Radial jet drilling, RJD is an unconventional drilling technique that uses the jet energy of high velocity fluids to drill laterals with different geometries in both conventional and unconventional reservoirs. Many case studies are available worldwide have proven RJD as a viable alternative to traditional stimulation techniques, especially in marginal fields. RJD has a lot of application in the oil and gas industry. It is a cost effective completion technique to reach the untapped sweet spots, by-pass damaged zones near wellbore, re-complete old wells, etc.
The present paper outlines the basics of newly developed radial jet drilling technology. Advances in technologies, developments, forces imposed, jet fluid hydraulics, procedures, applications, and challenges of RJD are reviewed in this paper. Simulation studies and several worldwide case studies are discussed to evaluate the RJD technology.
Underbalanced coiled tubing drilling (UBCTD) is one of the keys to unlock the true potential of the tight and abrasive sandstone.
The sandstone formation is mainly characterized by hard and abrasive sandstones interbedded with shale and siltstone. Typically, the sandstone formations are encountered at very deep depths. They are the most difficult sandstone formations to drill, with rock unconfined compressive strength (UCS) of up to 35,000 psi and internal friction angles ranging from 25 to 60 degrees. These conditions make it very difficult to drill and reach optimal lateral lengths. Additionally, it is very difficult to perform an openhole sidetrack (OHST) in such hard and abrasive formations, compared to more porous carbonates.
This paper will cover some of the key steps in optimizing underbalanced coiled tubing drilling in hard sandstones from different aspects such as drilling challenging profiles at high build rates, optimizing the rate of penetration (ROP), and also increasing formation contact by successfully performing OHST to deliver multiple laterals. The paper covers the following topics:
Optimizations in well design for lowest tortuosity and best wellbore access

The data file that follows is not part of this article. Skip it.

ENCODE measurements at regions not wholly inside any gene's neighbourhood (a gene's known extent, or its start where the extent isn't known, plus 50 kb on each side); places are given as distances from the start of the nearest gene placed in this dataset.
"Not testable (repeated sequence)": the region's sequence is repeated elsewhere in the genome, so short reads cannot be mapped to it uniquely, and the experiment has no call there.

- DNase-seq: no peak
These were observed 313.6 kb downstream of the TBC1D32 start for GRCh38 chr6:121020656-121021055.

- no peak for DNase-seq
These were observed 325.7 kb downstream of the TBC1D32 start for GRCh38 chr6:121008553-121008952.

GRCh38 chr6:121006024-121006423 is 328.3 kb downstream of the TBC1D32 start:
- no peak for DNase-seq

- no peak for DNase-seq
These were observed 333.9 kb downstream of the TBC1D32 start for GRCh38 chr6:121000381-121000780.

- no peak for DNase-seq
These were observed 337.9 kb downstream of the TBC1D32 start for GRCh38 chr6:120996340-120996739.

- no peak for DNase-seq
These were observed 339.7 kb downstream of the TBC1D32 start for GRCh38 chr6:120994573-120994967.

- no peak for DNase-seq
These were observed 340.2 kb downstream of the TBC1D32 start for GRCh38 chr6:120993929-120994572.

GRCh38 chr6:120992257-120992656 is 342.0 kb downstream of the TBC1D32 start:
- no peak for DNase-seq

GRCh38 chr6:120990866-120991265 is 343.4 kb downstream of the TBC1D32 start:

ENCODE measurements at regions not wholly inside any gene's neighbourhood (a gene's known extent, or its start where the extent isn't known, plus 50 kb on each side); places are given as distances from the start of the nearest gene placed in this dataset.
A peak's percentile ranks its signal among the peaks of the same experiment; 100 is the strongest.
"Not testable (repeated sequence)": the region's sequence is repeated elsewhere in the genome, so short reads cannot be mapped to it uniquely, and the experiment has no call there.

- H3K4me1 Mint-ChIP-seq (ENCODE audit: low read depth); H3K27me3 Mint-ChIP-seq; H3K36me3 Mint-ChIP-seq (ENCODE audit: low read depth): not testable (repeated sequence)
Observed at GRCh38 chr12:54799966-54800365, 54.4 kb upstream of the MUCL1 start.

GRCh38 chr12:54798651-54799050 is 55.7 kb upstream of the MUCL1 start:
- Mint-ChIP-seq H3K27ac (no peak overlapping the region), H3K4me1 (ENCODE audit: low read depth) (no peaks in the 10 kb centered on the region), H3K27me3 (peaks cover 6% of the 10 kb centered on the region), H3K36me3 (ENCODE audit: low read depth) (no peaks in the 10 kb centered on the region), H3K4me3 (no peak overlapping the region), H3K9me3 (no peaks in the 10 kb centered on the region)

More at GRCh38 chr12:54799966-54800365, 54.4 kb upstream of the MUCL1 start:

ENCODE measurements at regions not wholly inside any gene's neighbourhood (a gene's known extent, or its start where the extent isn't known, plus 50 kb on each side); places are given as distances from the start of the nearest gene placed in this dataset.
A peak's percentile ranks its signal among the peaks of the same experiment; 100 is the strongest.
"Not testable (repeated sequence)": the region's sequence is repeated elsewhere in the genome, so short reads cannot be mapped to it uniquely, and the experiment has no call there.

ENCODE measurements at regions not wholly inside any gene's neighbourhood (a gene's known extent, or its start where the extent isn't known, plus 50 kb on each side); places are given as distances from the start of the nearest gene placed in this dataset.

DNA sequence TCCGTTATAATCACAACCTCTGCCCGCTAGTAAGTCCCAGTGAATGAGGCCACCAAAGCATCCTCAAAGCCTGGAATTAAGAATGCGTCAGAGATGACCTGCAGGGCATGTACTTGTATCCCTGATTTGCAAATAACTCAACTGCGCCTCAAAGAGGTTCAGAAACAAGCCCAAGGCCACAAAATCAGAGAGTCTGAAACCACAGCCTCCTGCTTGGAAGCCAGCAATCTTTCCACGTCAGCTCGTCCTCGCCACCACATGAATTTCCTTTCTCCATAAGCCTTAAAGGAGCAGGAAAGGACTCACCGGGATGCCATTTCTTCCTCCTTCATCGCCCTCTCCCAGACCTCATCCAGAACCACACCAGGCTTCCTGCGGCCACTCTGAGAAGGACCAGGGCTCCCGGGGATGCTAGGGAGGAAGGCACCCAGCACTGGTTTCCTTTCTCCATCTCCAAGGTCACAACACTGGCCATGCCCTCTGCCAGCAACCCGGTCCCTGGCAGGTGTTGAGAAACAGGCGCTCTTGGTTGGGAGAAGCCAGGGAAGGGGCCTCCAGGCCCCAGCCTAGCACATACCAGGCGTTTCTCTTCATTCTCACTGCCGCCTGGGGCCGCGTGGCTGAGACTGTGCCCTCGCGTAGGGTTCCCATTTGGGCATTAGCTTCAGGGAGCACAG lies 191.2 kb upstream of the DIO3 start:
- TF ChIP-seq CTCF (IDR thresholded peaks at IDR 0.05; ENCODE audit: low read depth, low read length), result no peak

ROP optimization and reducing well delivery time
Optimal combination of turbodrills, polycrystalline diamond compact (PDC) bits and optimized drilling practices
Improvements in PDC bit design for improved ROP and longer run length
Optimization of openhole sidetracks procedures
The combination of technology and process has so far resulted in successful delivery of many sandstone wells with multiple laterals drilled on most of the wells, totalling more than 35000 ft in this hard and abrasive formation. The first-time success rate of openhole sidetracks was 96%. The average ROP and bit run lengths have also improved consistently.
It is expected that the recent improvements and consistency in delivering the sandstone UBCTD wells, will enable engineers to expand the horizon of UBCTD to several other fields, and tap the true potential of sandstone formations.
Innovative Surface Jet Pump (Velocity SpoolTM) technology combined with novel compact separation was tested at a remote onshore wellhead location to see if it could increase multi-phase production from low pressure oil wells that were already producing and revive wells that were backed out/not flowing. The technology was mounted on the surface, not downhole and avoided well intervention,
The Surface Jet Pump (SJP) is a passive device which utilises often wasted fluid energy (via choke) from a high pressure (HP) well to reduce the back-pressure of a low pressure (LP) well and boost its’ flow to the production manifold. In multi-phase oil applications where there can be significant amount of gas present, a compact in-line separator (called I-Sep) is installed upstream of the SJP to bulk separate the gas and liquid fluids and allow the liquid motive fluid to be directed to the SJP.